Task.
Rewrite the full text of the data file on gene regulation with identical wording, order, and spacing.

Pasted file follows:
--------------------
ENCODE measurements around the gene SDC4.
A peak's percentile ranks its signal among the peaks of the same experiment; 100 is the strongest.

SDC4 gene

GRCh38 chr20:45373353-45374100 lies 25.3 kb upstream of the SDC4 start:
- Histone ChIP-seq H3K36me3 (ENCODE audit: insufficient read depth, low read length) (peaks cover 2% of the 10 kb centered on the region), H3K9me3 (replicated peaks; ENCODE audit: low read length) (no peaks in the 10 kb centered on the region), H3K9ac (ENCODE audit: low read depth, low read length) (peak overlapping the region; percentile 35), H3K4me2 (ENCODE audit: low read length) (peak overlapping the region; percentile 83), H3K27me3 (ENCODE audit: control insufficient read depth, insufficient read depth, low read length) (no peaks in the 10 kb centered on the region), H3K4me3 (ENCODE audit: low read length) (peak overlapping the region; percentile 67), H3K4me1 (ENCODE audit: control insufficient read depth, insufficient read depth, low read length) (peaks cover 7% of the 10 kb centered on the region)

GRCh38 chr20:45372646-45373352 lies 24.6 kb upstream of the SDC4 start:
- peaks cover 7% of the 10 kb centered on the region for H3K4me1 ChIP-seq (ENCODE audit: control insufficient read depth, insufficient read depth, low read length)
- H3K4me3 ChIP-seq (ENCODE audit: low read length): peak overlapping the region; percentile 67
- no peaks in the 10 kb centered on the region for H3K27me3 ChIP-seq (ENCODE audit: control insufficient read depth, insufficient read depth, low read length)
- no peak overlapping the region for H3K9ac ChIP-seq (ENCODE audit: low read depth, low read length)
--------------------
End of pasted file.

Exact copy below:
ENCODE measurements around the gene SDC4.
A peak's percentile ranks its signal among the peaks of the same experiment; 100 is the strongest.

SDC4 gene

GRCh38 chr20:45373353-45374100 lies 25.3 kb upstream of the SDC4 start:
- Histone ChIP-seq H3K36me3 (ENCODE audit: insufficient read depth, low read length) (peaks cover 2% of the 10 kb centered on the region), H3K9me3 (replicated peaks; ENCODE audit: low read length) (no peaks in the 10 kb centered on the region), H3K9ac (ENCODE audit: low read depth, low read length) (peak overlapping the region; percentile 35), H3K4me2 (ENCODE audit: low read length) (peak overlapping the region; percentile 83), H3K27me3 (ENCODE audit: control insufficient read depth, insufficient read depth, low read length) (no peaks in the 10 kb centered on the region), H3K4me3 (ENCODE audit: low read length) (peak overlapping the region; percentile 67), H3K4me1 (ENCODE audit: control insufficient read depth, insufficient read depth, low read length) (peaks cover 7% of the 10 kb centered on the region)

GRCh38 chr20:45372646-45373352 lies 24.6 kb upstream of the SDC4 start:
- peaks cover 7% of the 10 kb centered on the region for H3K4me1 ChIP-seq (ENCODE audit: control insufficient read depth, insufficient read depth, low read length)
- H3K4me3 ChIP-seq (ENCODE audit: low read length): peak overlapping the region; percentile 67
- no peaks in the 10 kb centered on the region for H3K27me3 ChIP-seq (ENCODE audit: control insufficient read depth, insufficient read depth, low read length)
- no peak overlapping the region for H3K9ac ChIP-seq (ENCODE audit: low read depth, low read length)